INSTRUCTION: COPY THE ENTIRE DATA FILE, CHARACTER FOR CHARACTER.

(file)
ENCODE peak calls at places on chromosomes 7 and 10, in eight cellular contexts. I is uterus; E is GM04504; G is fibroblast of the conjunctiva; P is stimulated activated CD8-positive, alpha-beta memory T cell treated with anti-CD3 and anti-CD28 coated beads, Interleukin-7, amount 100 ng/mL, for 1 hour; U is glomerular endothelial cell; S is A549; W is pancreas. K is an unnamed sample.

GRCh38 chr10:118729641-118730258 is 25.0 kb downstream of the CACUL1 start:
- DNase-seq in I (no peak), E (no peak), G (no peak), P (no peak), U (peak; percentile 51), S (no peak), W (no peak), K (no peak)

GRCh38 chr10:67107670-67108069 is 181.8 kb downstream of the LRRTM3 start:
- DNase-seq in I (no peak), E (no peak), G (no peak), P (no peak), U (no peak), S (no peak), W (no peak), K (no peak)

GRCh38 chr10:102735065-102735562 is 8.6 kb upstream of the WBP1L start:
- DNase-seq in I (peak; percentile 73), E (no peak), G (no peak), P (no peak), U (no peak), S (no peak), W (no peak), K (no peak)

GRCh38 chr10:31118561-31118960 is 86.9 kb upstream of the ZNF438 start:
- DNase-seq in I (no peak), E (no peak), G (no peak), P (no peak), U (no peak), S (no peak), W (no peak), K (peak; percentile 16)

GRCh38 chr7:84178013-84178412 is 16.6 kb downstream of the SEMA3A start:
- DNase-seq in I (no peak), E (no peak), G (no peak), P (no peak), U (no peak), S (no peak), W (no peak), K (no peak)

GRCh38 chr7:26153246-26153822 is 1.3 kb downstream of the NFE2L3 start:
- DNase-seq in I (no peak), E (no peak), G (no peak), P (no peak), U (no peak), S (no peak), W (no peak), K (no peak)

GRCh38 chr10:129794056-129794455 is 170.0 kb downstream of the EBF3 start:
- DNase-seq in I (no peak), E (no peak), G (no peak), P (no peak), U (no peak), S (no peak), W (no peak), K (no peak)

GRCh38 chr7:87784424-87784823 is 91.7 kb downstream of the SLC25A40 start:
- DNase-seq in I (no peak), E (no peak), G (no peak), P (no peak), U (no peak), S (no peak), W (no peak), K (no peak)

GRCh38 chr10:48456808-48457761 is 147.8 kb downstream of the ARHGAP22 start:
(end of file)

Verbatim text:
ENCODE peak calls at places on chromosomes 7 and 10, in eight cellular contexts. I is uterus; E is GM04504; G is fibroblast of the conjunctiva; P is stimulated activated CD8-positive, alpha-beta memory T cell treated with anti-CD3 and anti-CD28 coated beads, Interleukin-7, amount 100 ng/mL, for 1 hour; U is glomerular endothelial cell; S is A549; W is pancreas. K is an unnamed sample.

GRCh38 chr10:118729641-118730258 is 25.0 kb downstream of the CACUL1 start:
- DNase-seq in I (no peak), E (no peak), G (no peak), P (no peak), U (peak; percentile 51), S (no peak), W (no peak), K (no peak)

GRCh38 chr10:67107670-67108069 is 181.8 kb downstream of the LRRTM3 start:
- DNase-seq in I (no peak), E (no peak), G (no peak), P (no peak), U (no peak), S (no peak), W (no peak), K (no peak)

GRCh38 chr10:102735065-102735562 is 8.6 kb upstream of the WBP1L start:
- DNase-seq in I (peak; percentile 73), E (no peak), G (no peak), P (no peak), U (no peak), S (no peak), W (no peak), K (no peak)

GRCh38 chr10:31118561-31118960 is 86.9 kb upstream of the ZNF438 start:
- DNase-seq in I (no peak), E (no peak), G (no peak), P (no peak), U (no peak), S (no peak), W (no peak), K (peak; percentile 16)

GRCh38 chr7:84178013-84178412 is 16.6 kb downstream of the SEMA3A start:
- DNase-seq in I (no peak), E (no peak), G (no peak), P (no peak), U (no peak), S (no peak), W (no peak), K (no peak)

GRCh38 chr7:26153246-26153822 is 1.3 kb downstream of the NFE2L3 start:
- DNase-seq in I (no peak), E (no peak), G (no peak), P (no peak), U (no peak), S (no peak), W (no peak), K (no peak)

GRCh38 chr10:129794056-129794455 is 170.0 kb downstream of the EBF3 start:
- DNase-seq in I (no peak), E (no peak), G (no peak), P (no peak), U (no peak), S (no peak), W (no peak), K (no peak)

GRCh38 chr7:87784424-87784823 is 91.7 kb downstream of the SLC25A40 start:
- DNase-seq in I (no peak), E (no peak), G (no peak), P (no peak), U (no peak), S (no peak), W (no peak), K (no peak)

GRCh38 chr10:48456808-48457761 is 147.8 kb downstream of the ARHGAP22 start: